In response to student upset over a lack of short-term parking, Wesleyan Counsel on Student Affairs and Public Safety will be installing three parking meters in attempt to prevent ticketing.
The parking meters will be located in the parking lots outside of Hamilton Williams, Welch/Thomson Store and Smith Hall. The designated parking spots will be placed close to the entrances of each building, and for a quarter students will be allotted a fifteen-minute time slot.
Freshman Lauren Holler, WCSA representative and chairman of the WCSA Residential Affairs Committee, said the meters are to provide students with a convenient space for quick, in-and-out parking.
“Our committee and Public Safety want to reduce the number of tickets students receive for parking in the wrong permit zone while running into their dorm or a building,” Holler said. “For example, if a freshman with a C permit quickly parks in Welch because he forgot a textbook in his Thomson dorm, he might come back out to his car to find a $25 ticket for parking in the wrong zone.”
Sophomore Tim O’Keefe, a chairman for WCSA’s Residential Affairs Committee, said although parking is a general complaint from students, the extreme student outcry over the high price of parking tickets inspired the project.
“The (parking) meters are really the only solution we saw for the ticketing problem,” O’Keefe said. “Students who need to get in-and-out will park in, say, a fire lane for ten minutes and get a $40 ticket from Public Safety. We need to make it easier for students to get from place to place without getting ticketed.”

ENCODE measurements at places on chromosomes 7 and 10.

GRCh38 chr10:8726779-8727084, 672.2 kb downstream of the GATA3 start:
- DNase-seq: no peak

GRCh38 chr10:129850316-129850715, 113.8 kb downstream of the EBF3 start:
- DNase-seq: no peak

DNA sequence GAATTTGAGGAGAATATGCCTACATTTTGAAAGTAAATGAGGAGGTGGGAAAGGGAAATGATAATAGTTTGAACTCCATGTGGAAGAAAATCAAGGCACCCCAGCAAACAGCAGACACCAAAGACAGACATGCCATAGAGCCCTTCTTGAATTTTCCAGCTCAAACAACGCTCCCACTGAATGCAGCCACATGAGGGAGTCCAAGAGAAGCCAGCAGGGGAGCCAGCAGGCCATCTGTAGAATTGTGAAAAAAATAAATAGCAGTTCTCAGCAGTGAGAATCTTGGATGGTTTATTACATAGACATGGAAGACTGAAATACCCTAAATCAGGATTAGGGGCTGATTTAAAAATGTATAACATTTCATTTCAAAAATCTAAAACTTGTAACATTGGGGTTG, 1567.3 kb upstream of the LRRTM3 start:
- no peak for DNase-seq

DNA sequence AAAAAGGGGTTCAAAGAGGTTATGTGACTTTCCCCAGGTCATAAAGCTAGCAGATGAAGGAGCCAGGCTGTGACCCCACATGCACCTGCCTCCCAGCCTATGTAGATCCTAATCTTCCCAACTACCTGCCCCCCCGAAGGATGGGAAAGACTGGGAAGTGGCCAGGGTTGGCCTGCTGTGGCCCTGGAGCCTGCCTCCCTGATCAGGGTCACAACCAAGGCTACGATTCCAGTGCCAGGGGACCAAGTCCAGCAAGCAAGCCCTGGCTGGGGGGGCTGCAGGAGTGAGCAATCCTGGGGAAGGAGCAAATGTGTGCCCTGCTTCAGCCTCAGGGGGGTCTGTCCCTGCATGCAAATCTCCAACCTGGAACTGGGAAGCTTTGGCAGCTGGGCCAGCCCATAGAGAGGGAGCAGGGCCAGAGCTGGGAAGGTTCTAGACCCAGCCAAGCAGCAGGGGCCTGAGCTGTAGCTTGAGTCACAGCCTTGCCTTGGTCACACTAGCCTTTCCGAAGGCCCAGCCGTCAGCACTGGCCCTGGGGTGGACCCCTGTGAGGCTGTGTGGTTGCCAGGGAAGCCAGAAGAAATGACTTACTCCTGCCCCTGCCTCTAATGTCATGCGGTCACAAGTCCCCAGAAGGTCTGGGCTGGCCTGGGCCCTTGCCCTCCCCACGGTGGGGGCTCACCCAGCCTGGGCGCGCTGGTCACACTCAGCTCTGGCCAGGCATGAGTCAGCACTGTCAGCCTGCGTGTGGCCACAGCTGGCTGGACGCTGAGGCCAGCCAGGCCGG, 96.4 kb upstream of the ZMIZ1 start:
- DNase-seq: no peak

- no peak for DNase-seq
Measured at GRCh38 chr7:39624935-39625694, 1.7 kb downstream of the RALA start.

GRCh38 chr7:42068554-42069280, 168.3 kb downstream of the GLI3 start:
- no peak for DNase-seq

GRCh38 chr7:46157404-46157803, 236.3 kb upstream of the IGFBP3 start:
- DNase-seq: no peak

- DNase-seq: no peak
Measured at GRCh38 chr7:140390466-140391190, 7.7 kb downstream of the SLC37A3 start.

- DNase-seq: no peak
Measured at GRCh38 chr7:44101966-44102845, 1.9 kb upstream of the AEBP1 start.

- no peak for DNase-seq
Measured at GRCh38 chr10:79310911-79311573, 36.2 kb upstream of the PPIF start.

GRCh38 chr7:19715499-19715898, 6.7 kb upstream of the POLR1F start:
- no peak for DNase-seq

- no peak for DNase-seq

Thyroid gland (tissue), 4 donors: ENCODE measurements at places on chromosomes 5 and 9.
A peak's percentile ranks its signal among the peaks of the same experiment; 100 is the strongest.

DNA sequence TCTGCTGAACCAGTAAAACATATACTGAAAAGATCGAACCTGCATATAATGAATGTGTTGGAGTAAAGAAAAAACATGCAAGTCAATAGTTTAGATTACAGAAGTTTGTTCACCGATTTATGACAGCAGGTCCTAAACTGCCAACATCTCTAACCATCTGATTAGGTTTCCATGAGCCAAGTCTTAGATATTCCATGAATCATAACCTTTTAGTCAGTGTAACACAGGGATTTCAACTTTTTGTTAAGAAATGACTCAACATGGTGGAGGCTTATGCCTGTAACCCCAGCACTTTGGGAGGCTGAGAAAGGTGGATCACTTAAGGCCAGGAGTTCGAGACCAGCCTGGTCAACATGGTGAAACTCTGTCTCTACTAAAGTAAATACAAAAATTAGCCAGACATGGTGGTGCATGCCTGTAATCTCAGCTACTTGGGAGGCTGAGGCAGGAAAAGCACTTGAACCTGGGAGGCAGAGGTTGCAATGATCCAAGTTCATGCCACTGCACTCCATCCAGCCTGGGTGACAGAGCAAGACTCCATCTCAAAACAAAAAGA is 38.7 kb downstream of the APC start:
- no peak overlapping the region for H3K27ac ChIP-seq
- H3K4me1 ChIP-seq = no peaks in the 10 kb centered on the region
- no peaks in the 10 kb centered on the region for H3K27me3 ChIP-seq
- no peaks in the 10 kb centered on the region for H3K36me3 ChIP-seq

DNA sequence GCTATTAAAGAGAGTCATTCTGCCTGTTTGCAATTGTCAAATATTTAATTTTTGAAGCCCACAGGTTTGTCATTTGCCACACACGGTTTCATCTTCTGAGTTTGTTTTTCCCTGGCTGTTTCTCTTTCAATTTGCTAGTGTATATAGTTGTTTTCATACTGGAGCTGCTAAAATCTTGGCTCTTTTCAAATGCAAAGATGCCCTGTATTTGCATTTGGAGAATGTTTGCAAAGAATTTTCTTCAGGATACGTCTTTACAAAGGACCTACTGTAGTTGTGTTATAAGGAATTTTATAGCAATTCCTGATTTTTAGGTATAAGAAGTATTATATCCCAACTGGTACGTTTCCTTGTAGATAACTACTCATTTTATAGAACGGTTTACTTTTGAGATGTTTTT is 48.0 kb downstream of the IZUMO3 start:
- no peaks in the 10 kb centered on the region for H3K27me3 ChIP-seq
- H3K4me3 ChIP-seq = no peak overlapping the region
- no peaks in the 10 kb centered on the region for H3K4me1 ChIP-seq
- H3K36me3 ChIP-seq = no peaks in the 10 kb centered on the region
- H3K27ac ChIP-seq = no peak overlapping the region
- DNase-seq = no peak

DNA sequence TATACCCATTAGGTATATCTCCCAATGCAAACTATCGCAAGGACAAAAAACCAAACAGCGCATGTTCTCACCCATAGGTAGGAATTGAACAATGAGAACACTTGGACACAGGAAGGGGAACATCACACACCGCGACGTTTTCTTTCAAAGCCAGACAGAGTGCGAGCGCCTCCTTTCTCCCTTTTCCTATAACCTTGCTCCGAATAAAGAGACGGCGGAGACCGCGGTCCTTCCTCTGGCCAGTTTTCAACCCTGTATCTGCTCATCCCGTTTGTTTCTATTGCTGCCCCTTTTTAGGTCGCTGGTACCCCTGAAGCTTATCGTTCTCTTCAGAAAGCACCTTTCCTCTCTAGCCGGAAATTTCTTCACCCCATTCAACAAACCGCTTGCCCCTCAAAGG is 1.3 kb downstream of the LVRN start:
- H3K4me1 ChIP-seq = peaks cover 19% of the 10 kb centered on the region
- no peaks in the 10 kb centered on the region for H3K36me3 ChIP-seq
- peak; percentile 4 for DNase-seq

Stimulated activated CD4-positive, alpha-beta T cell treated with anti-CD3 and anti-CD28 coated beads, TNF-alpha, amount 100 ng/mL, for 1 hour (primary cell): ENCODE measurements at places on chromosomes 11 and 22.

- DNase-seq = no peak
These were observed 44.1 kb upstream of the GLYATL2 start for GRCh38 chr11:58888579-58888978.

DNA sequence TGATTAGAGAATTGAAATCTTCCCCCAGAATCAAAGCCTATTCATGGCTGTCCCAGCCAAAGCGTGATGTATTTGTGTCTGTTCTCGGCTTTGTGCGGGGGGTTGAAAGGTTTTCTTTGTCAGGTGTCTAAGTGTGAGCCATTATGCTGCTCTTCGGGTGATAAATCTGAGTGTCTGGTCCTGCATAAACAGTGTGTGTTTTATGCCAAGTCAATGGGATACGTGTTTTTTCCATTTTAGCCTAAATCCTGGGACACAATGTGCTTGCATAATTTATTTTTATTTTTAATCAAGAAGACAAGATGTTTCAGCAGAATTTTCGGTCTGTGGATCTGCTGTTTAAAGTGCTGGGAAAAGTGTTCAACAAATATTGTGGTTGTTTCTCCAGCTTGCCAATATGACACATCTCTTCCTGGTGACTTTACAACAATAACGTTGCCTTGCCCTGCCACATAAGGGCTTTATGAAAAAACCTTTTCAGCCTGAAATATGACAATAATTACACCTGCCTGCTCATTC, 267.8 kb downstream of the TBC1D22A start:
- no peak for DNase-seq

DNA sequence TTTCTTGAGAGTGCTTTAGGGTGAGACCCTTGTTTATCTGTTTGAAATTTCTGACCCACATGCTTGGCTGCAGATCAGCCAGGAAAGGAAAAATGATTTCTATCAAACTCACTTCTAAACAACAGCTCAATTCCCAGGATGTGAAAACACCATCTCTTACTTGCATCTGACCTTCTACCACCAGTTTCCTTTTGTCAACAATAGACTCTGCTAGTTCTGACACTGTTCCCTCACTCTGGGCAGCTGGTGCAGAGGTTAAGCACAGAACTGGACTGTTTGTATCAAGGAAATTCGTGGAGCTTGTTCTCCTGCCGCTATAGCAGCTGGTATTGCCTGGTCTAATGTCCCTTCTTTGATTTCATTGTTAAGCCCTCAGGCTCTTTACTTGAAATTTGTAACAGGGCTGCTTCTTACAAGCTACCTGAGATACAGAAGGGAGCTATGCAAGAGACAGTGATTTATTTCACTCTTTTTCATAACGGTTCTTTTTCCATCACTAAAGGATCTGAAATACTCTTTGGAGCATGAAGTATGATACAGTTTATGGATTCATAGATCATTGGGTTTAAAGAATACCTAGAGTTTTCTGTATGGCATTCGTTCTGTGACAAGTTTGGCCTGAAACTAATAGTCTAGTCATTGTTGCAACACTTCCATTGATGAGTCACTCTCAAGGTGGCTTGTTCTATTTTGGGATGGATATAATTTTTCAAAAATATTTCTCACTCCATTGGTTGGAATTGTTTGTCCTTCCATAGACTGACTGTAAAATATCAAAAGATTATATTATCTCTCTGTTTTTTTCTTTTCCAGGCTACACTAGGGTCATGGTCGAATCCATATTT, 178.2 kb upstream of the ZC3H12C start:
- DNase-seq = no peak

Students who park in a lot they are not permitted to park in can receive a $25 ticket while students who park in handicap spots or fire lanes can be fined up to $40.
Officer Bob Wood, Head of Public Safety, said the parking meters were the best way to provide students with convenient parking and enforce short-term parking.
When brainstorming solutions to the parking situation, Wood said he and the Residential Affairs Committee debated between two options to alleviate student ticketing.
One option being the parking meters and another being a “Ten-Minute Parking Only” sign.
Wood said the meters were the preferable option as a sign would allow students to occupy the short-term spaces for longer periods of time, but would be difficult for Public Safety to enforce.
“We are constantly trying to improve parking conditions for students,” Wood said. “The parking meter proposal is the best method of both providing students with convenient parking and allowing us to enforce those spots stay open and fluctuating.”
All money collected from the meters will be directly deposited into the Student Activity Fund.
This fund benefits student organizations and clubs.
The committee is installing three parking meters because the project is currently on a trial basis.
Depending on the success of the meters, more meters will be installed in various lots around campus.
“I personally believe it is a win-win situation,” Holler said.
“I know I would rather pay a quarter than chance a $25 ticket, and it is nice to know that quarter just goes back to benefitting me and the rest of the student body.”